If you are prone to focusing on the not-so-good memories then practice holding some compassion for your situation. The children leaving home can bring up all kinds of regrets and doubts about the relationship but this is a change, not an ending. How I am with my children will continue to grow and evolve. We all have things we wish we had done better, conversations that could have been handled differently. Remember you are not alone and be gentle with yourself.



Remember also to acknowledge and celebrate your success. Equipping our offspring to navigate adulthood independently was always the goal. There has been a lot of celebration in our house but much has been about the children and we sometimes forget to consider our own achievements as a parent. Give yourself some space for this. Modern society can fall short when it comes to useful rites of passage so find your own way to mark this close of a chapter.



Knocks to our identity are especially difficult. I find myself wondering who I am if I am not a mother. Okay, I know I still am one, but the day-to-day level of active care has mostly passed. I’m more of a telephone advice line now.

There’s nothing like raising children for keeping you so busy that you don’t have to think about yourself, your direction in life and what you want. There seems to be a window in the diary for that now. Several windows in fact. There are no more excuses, no one else to blame, and that can be daunting. I need a new source of meaning and purpose in life and this is where reframing helps. I plan to use this change as an opportunity to focus consciously on the next stage of my journey. This calls for some introspection, some journalling, some soul searching with friends, and remembering who I am and what I stand for. Knowing what is important to me will help to build a future with these values at its core.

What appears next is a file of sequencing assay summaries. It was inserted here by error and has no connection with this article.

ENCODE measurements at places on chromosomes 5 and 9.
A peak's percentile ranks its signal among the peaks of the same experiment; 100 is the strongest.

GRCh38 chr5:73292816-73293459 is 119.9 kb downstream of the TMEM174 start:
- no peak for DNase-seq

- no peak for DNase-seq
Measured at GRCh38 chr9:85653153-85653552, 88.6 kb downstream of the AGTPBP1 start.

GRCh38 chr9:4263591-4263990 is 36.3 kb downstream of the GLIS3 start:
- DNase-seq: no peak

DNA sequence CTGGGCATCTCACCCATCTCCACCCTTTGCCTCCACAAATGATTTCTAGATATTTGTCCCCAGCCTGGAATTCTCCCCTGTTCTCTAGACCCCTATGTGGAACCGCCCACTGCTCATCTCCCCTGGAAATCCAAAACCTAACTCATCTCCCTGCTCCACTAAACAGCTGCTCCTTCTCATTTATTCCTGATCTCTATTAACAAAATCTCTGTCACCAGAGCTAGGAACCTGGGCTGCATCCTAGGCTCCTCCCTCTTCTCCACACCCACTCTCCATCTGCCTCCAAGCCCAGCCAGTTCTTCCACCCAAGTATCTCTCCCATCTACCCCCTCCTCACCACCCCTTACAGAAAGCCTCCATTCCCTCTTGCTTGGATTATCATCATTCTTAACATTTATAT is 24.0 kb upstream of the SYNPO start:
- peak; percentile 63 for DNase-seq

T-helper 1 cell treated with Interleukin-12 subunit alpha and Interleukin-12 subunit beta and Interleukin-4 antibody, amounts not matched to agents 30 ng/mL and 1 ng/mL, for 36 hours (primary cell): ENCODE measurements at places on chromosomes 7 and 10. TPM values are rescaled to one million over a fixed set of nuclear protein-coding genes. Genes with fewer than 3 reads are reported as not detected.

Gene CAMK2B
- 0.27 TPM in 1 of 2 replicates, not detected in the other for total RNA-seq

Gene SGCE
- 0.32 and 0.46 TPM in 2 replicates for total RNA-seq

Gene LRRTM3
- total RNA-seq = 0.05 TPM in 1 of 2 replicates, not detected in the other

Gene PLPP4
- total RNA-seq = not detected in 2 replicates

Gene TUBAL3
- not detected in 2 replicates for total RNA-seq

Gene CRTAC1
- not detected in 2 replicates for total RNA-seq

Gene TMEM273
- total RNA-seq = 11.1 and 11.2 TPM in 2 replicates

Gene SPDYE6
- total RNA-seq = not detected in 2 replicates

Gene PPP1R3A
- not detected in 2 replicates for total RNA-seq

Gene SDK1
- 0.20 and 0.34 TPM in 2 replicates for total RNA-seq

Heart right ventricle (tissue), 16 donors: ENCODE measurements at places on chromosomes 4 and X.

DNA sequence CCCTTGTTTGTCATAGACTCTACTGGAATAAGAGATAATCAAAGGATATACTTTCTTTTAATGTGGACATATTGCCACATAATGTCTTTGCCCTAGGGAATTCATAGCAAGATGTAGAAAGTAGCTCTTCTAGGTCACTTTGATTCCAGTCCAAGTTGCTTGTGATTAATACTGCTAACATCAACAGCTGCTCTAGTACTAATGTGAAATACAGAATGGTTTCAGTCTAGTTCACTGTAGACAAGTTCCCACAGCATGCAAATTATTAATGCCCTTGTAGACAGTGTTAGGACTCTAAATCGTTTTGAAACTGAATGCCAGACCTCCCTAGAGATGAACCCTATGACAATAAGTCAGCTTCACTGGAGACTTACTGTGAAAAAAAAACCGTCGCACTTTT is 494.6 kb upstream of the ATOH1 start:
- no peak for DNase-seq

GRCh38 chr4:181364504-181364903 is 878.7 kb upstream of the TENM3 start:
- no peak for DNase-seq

Opportunity and Reframing

As we step into the next stage of life there are all sorts of changes coming at us from every direction. But we are lucky to be here. This time is a golden opportunity to do some amazing things for ourselves, our families and our communities. Focusing on the positive in this period of change doesn’t mean you’re not missing your children, you are just experiencing both sadness and potential all rolled together.

So with all those threads now less tangled, things are a little clearer. I have taken time to think about what I am feeling and why, and with this recognition comes some ideas for how to manage the coming months. This is resilience. I hope it will inspire you in how you approach changes in your own life.

Garland, E. L., Fredrickson, B., Kring, A. M., Johnson, D. P., Meyer, P. S., & Penn, D. L. (2010). Upward spirals of positive emotions counter downward spirals of negativity: Insights from the broaden-and-build theory and affective neuroscience on the treatment of emotion dysfunctions and deficits in psychopathology. Clinical psychology review, 30(7), 849-864.

Lomas, T., & Ivtzan, I. (2016). Second wave positive psychology: Exploring the positive–negative dialectics of wellbeing. Journal of Happiness Studies, 17(4), 1753-1768.